The dynamics of acute mitral regurgitation were studied in six open-chest dogs in whom a portion of the anterior leaflet was excised. Phasic mitral and aortic flows were measured electromagnetically and left ventricular filling volume, regurgitant volume (RV) and forward stroke volume (SV) were calculated. The systolic pressure gradient (SPG) between the left ventricle (LV) and left atrium (LA) was obtained from highfidelity pressure transducers. The effective mitral regurgitant orifice area (MRA) was calculated from the hydraulic equation of Gorlin.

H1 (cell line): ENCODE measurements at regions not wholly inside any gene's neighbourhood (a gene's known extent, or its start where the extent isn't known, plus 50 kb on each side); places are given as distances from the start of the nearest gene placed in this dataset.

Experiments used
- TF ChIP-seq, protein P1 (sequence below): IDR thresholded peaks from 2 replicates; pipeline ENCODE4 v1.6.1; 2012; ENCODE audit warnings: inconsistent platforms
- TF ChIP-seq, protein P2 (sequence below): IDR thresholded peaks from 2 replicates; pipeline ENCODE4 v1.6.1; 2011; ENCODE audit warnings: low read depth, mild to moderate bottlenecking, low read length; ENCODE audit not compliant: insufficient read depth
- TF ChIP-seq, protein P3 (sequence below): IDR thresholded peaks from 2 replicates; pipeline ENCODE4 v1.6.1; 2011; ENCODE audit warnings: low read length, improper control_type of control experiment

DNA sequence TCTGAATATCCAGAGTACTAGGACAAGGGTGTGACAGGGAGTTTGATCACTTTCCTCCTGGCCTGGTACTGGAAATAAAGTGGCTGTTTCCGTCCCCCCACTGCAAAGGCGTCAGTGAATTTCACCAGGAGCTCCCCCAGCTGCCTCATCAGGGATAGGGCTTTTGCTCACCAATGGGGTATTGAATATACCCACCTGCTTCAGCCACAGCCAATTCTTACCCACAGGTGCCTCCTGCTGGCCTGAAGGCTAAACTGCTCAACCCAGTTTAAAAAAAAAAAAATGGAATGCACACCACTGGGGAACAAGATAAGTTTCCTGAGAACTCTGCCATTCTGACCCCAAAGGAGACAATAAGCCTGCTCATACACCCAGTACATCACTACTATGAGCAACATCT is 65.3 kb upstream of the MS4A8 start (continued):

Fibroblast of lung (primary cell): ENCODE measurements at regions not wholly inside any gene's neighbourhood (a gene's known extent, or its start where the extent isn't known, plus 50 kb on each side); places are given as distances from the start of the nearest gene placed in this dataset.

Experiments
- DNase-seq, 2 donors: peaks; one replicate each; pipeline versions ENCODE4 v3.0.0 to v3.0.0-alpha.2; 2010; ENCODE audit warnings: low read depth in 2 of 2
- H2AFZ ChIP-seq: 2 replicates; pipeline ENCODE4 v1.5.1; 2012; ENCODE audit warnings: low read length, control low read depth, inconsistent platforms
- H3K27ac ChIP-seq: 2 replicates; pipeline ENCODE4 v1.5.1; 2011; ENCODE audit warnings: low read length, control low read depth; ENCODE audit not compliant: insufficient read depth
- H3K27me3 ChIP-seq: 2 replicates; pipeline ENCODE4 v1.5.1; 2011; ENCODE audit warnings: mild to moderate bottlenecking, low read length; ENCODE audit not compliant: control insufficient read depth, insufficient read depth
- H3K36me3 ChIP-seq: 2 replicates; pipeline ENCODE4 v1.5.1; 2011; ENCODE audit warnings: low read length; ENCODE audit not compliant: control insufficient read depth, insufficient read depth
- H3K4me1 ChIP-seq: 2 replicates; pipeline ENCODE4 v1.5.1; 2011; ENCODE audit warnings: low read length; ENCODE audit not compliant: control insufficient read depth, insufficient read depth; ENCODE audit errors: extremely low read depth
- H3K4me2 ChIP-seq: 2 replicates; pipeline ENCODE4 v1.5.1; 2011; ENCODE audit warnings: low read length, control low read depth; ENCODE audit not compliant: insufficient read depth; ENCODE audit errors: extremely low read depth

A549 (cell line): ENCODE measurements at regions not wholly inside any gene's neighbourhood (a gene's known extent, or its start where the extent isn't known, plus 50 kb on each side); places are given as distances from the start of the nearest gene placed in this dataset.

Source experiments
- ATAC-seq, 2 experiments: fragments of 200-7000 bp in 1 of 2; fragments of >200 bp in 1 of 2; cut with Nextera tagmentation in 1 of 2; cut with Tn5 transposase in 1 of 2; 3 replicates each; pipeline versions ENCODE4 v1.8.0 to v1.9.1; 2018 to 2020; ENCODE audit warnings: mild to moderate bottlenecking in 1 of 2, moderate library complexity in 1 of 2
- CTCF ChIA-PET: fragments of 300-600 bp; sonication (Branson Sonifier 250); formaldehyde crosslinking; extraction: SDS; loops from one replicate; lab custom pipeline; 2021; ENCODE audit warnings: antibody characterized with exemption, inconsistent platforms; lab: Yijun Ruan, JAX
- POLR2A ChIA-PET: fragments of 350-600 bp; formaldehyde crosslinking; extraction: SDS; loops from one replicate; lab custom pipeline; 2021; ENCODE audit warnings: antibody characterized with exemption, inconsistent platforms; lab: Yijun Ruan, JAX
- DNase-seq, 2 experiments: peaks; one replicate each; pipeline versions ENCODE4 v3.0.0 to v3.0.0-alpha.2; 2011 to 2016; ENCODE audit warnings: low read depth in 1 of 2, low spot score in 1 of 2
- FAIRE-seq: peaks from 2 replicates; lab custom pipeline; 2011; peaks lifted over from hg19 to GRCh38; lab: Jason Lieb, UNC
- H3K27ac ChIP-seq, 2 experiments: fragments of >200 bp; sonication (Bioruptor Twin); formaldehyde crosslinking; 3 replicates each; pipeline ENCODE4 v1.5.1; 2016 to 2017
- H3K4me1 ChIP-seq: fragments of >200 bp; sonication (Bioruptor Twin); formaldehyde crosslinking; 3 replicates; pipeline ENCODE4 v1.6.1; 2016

Volume infusion resulted in significant increases in both left atrial and left ventricular pressures; thus, the SPG was unchanged and the increase in RV was due primarily to the increase in MRA. Angiotensin infused to raise arterial pressure resulted in greater increments in left ventricular than left atrial pressure, so that SPG rose significantly. The increase in RV was due to increases in both MRA and SPG. Norepinephrine infusion increased systolic left ventricular pressure and SPG, while left ventricular end-diastolic pressure and left atrial pressure diminished. Despite a significant increase in SPG, RV did not increase, due to a substantial decrease in MRA. Thus, angiotensin and volume infusion induced a substantial increase in regurgitation due to the increase in MRA, while augmentation of contractility after norepinephrine infusion resulted in a decrease in regurgitation through reduction of MRA. These findings support the clinical view that maintaining a small LV with sustained myocardial contractility will reduce mitral regurgitation. Alternatively, left ventricular dilatation can enhance mitral regurgitation by increasing the effective regurgitant orifice independent of SPG.